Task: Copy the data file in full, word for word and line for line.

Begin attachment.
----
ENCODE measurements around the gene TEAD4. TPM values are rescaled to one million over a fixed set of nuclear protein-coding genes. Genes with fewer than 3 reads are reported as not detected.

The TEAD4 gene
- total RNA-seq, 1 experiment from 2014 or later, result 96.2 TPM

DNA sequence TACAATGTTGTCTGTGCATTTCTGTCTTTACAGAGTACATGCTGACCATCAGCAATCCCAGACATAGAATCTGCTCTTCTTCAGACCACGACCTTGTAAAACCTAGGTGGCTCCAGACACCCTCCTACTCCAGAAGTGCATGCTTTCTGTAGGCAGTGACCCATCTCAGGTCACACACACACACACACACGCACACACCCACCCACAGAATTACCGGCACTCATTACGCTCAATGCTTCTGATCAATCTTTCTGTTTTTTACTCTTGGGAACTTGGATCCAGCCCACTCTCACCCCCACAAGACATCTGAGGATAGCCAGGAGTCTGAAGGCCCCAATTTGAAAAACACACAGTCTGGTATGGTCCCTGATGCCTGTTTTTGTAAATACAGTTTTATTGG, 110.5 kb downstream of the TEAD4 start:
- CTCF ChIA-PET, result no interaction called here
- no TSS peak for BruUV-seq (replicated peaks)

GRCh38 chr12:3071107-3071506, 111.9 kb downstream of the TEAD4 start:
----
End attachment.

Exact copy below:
ENCODE measurements around the gene TEAD4. TPM values are rescaled to one million over a fixed set of nuclear protein-coding genes. Genes with fewer than 3 reads are reported as not detected.

The TEAD4 gene
- total RNA-seq, 1 experiment from 2014 or later, result 96.2 TPM

DNA sequence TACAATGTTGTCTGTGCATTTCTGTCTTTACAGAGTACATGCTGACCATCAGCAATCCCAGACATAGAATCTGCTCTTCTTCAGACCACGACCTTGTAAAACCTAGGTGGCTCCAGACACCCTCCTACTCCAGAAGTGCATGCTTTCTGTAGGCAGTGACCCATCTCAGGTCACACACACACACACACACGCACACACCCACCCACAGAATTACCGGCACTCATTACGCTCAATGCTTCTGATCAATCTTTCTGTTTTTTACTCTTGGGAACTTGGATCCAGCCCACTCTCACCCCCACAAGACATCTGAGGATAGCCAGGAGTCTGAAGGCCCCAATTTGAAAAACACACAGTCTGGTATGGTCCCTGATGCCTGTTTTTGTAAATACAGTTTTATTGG, 110.5 kb downstream of the TEAD4 start:
- CTCF ChIA-PET, result no interaction called here
- no TSS peak for BruUV-seq (replicated peaks)

GRCh38 chr12:3071107-3071506, 111.9 kb downstream of the TEAD4 start: